SALT LAKE CITY — Ben McAdams' bipartisan message and high-energy campaigning carried the Democrat past the surge of Republican enthusiasm for presidential candidate Mitt Romney to a narrow victory in the Salt Lake County mayoral race.
With all precincts reporting, McAdams held 54.9 percent of the vote to 45.1 percent for Mark Crockett, who conceded the race about 11:30 p.m. Tuesday.
McAdams said the nine-point margin was a wider victory than he had been expecting. He attributed the victory to his bipartisan style and county voters' willingness to split their tickets across party lines.
"Many people voted for Romney because they like his style of leadership, but they crossed over," McAdams said. "It's refreshing to see the people of Utah really are sophisticated in their choices."
McAdams holds on to the seat Democrat Peter Corroon has occupied for eight years, pushing past Crockett, a corporate consultant and one-time county council member.
The Democrat's well-manned and bright orange campaign consistently outraised and outspent Crockett throughout the race. As poll data showed the race tightening, supporters took to street corners during every day of early voting, and a considerable amount of McAdams' war chest was poured into TV spots championing his bipartisan approach to politics.
The message resonated with enough voters to split Republican tickets and draw attention from independent voters, a support group that pollster Dan Jones said was McAdams' only hope for victory.
Crockett called his run for county mayor "inspiring" despite negative moments, and he now looks forward to resuming a non-political life.
"At this point, I'm planning to go back to work tomorrow," Crockett said. "I'm happy to help out now as so many people are. Now I'm going back to my day job."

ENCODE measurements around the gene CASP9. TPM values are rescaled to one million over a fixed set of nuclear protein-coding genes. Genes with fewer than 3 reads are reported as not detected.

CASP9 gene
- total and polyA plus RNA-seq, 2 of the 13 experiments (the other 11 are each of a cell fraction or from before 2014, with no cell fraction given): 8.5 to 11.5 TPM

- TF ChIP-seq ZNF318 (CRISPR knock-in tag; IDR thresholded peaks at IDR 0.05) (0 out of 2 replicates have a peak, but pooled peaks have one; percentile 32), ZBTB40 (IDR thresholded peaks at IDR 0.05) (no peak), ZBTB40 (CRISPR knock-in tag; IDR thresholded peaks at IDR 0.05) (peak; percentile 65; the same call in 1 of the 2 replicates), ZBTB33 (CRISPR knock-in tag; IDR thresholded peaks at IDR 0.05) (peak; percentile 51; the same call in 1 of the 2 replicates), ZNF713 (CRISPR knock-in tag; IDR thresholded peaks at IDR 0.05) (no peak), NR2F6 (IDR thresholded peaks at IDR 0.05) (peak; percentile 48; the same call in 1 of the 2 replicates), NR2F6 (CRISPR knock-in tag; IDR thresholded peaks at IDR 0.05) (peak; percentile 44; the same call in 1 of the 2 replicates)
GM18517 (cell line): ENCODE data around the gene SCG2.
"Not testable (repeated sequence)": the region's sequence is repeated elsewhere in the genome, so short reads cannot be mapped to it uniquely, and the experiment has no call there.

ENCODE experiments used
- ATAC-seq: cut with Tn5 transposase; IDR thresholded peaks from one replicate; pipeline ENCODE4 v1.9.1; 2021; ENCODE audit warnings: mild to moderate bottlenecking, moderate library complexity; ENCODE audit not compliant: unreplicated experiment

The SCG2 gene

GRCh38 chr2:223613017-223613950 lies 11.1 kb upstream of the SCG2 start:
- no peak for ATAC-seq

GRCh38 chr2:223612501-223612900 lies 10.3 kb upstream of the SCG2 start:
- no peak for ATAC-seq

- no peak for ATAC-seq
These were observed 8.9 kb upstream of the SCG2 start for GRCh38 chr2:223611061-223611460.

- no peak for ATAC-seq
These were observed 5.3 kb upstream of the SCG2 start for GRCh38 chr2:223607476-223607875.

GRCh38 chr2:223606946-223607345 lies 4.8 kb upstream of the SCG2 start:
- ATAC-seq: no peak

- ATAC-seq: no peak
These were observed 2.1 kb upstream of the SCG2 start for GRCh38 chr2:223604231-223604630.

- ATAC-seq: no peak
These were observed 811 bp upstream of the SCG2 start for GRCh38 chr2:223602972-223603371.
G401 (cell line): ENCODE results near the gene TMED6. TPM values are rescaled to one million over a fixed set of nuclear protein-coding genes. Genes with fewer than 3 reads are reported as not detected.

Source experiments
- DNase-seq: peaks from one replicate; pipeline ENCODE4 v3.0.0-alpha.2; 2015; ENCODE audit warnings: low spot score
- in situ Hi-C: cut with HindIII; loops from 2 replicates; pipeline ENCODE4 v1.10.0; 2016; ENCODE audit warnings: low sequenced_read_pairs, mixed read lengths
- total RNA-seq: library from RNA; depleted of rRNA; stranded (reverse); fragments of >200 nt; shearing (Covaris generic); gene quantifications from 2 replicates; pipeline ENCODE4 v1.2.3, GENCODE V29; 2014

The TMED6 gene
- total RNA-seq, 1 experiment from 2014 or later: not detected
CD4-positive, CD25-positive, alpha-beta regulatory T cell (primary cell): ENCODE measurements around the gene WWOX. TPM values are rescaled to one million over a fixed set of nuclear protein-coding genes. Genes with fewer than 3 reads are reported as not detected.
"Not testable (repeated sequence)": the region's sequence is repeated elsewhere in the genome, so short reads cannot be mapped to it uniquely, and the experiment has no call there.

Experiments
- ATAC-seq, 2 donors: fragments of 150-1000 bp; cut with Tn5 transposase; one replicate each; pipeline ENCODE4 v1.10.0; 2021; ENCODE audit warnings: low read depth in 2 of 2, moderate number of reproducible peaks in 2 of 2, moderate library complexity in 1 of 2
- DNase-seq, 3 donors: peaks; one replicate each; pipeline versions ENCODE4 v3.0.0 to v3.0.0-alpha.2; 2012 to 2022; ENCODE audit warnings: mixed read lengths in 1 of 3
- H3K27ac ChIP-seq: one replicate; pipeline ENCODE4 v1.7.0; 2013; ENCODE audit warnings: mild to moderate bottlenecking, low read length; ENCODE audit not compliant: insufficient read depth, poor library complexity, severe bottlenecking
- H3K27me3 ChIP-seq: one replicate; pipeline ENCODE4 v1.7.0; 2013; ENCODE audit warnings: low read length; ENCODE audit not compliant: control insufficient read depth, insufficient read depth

Early polling conducted by Dan Jones and Associates for the Deseret News and KSL showed Crockett with a slight advantage in September, though the three-point lead was still within the margin of error and 21 percent of voters were still undecided.
New polls released last week revealed the advantage had shifted to McAdams, but the race was still too close to predict.
McAdams said education was a prime concern among voters as he crisscrossed the county campaigning. He promised to step up the county's support of after-school programs and community learning centers.
He also maintained that his levelheaded management style would be key to facilitating cooperation between county organizations in order to cut costs and increase efficiency.
Jim Bradley, a Democrat and the incumbent in the race, won a slim victory over challenger Joseph Demma, 54 percent to 45.9 percent with all precincts reporting.
During his campaign against Demma, Bradley emphasized the need for stability on a changing Salt Lake County Council as Mayor Peter Corroon vacates his seat.
Demma, on the other hand, argued on behalf of putting new energy into the council through new leaders. He is a communications director for the Utah Department of Workforce Services, with his political experience including serving as chief of staff to Gov. Gary Herbert and on senior staff for Gov. Jon Huntsman Jr.
Michael Jensen, chief of the Unified Fire Authority, defended his County Council District 2 seat, which he has held for four terms. Jensen, a Republican, beat Democrat Brent Goodfellow 56.5 percent to 43.4 percent with all precincts reporting.
Jensen has been the only council member to live in unincorporated Salt Lake County.
Goodfellow served in the Utah House from 1984 to 2005 and in the state Senate from 2007 until 2010. He was ousted from the Legislature in the Republican surge following President Barack Obama's 2008 win.
With no incumbent vying for the County Council District 4 seat, the race became heated between first-time candidates Missy Larsen and Sam Granato.
Local businessman Granato, the Democrat, won 58.3 percent of the vote to Larsen's 41.6 percent with with all precincts reporting Tuesday night.
Granato has served on the board of the Salt Lake Valley Health Department and the State Economic Board.
Larsen, a Republican, comes from a Democratic pedigree and has made a name for herself through community action initiatives.
Republican Max Burdick defended his seat on the County Council, winning by a commanding margin of 61.6 percent to 38.3 percent lead over Democratic challenger Paul Recanzone with with all precincts reporting.
Burdick has also been a 12-year member of the Planning Commission.
Recanzone has worked with Payson and the Telecommunication Open Infrastructure Agency. He owns OHIvey, a telecommunications consulting company.